- The Supreme Court has dismissed the appeal filed by Timi Alaibe challenging the candidacy of Douye Diri as governor of Bayelsa state
- Alaibe's suit was dismissed by a five-man panel of the apex court led by Justice Olabode Rhodes-Vivour
- The court ruled that the suit was based on an internal affair of the party which it lacked jurisdiction to hear
The Supreme Court has dismissed the appeal filed by Timi Alaibe challenging the candidacy of Douye Diri as governor of Bayelsa state.
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TVC News reported that a five-man panel of the apex court led by Justice Olabode Rhodes-Vivour dismissed Alaibe's appeal on Tuesday, July 14.
Alaibe, a governorship aspirant on the platform of the Peoples Democratic Party (PDP) in Bayelsa state, had previously lost the suit at the lower courts.
He is challenging the participation of two delegates who voted in the primary that produced Diri as the party’s candidate.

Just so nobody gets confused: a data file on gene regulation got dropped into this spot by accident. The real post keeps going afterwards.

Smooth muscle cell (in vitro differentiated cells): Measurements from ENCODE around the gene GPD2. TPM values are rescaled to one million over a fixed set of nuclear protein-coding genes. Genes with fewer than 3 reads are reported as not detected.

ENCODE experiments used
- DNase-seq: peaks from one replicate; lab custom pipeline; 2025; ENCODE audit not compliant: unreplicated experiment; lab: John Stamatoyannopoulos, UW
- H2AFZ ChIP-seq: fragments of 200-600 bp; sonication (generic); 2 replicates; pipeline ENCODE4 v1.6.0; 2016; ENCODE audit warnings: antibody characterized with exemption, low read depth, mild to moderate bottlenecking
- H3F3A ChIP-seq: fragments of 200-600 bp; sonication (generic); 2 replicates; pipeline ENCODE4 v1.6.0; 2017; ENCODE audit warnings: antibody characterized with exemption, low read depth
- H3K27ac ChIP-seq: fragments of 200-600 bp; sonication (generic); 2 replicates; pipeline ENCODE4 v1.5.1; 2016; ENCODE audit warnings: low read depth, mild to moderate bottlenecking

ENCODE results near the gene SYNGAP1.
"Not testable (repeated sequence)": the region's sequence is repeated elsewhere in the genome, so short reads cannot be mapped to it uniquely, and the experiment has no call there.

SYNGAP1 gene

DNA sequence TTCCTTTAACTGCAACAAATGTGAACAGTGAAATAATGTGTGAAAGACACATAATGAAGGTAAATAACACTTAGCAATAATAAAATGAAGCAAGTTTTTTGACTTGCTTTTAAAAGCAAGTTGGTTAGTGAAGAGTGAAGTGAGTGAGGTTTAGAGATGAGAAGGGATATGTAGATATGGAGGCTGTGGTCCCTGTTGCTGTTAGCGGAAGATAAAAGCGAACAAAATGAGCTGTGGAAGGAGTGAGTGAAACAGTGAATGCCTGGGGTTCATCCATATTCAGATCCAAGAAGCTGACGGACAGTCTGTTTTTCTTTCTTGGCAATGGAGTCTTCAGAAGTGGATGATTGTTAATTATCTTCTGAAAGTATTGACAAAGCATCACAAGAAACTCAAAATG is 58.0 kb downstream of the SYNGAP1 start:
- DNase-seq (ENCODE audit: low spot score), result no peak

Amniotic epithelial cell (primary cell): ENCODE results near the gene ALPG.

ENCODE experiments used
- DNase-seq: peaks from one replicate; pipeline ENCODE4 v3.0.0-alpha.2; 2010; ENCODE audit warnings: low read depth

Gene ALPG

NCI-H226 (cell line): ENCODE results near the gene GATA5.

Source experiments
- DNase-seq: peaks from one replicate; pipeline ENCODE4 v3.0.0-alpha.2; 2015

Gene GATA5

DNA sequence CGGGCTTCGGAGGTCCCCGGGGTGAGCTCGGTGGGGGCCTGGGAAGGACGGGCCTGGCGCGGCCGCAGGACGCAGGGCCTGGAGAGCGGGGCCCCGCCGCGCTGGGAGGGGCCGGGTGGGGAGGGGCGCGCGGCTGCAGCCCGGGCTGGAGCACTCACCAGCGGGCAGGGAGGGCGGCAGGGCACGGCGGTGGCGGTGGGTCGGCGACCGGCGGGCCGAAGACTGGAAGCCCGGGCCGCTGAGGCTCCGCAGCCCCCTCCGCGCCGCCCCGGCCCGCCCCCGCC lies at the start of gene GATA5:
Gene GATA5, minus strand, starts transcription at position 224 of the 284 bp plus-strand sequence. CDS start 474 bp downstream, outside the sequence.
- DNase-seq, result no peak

But the Supreme Court in its verdict ruled that the case could not be categorised as a pre-election case that a court could entertain but about an internal affair of the party which the apex court lacked jurisdiction to hear.
In another report, the Supreme Court, Nigeria's apex court, has held that holding virtual court sittings in the country, is constitutional at the moment.
Lagos and Ekiti state governments had approached the apex court to determine whether virtual court sittings are constitutional or not.
The Nation reported that a seven-man panel of the court, however, held that the suits filed by the two states were premature.
Legit.ng gathers that the court said judges across the country should continue to conduct virtual proceedings, where it is comfortable for them, until the National Assembly concludes its ongoing-effort to amend the constitution to accommodate virtual hearing.
The court said challenging the constitutionality or otherwise of virtual court proceedings when the National Assembly is still in the process of amending the constitution or enact a law to that effect is premature.
Addressing the apex court, the attorney general of Lagos state, Moyosore Onigbanjo (SAN), argued that the case by his state was to prevent a situation where, after virtual sittings are conducted, they would be declared unconstitutional.
Bayelsa: INEC presents PDP’s Douye Diri certificate of return | Legit TV